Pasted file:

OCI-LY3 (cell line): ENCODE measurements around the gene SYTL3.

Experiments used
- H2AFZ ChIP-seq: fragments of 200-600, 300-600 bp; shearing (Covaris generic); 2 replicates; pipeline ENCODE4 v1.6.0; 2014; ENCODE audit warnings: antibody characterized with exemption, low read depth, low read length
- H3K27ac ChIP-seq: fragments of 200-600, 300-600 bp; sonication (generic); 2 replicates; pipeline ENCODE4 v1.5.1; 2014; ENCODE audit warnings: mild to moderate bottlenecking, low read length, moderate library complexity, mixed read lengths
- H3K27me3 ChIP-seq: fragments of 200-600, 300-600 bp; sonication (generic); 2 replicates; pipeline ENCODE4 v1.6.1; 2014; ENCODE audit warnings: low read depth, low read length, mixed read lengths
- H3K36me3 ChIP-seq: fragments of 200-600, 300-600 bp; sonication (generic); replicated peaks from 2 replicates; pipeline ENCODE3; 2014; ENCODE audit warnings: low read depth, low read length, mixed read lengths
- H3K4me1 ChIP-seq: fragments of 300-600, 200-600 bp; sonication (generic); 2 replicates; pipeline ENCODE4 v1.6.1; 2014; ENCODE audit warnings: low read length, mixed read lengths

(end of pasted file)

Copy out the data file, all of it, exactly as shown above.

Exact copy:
OCI-LY3 (cell line): ENCODE measurements around the gene SYTL3.

Experiments used
- H2AFZ ChIP-seq: fragments of 200-600, 300-600 bp; shearing (Covaris generic); 2 replicates; pipeline ENCODE4 v1.6.0; 2014; ENCODE audit warnings: antibody characterized with exemption, low read depth, low read length
- H3K27ac ChIP-seq: fragments of 200-600, 300-600 bp; sonication (generic); 2 replicates; pipeline ENCODE4 v1.5.1; 2014; ENCODE audit warnings: mild to moderate bottlenecking, low read length, moderate library complexity, mixed read lengths
- H3K27me3 ChIP-seq: fragments of 200-600, 300-600 bp; sonication (generic); 2 replicates; pipeline ENCODE4 v1.6.1; 2014; ENCODE audit warnings: low read depth, low read length, mixed read lengths
- H3K36me3 ChIP-seq: fragments of 200-600, 300-600 bp; sonication (generic); replicated peaks from 2 replicates; pipeline ENCODE3; 2014; ENCODE audit warnings: low read depth, low read length, mixed read lengths
- H3K4me1 ChIP-seq: fragments of 300-600, 200-600 bp; sonication (generic); 2 replicates; pipeline ENCODE4 v1.6.1; 2014; ENCODE audit warnings: low read length, mixed read lengths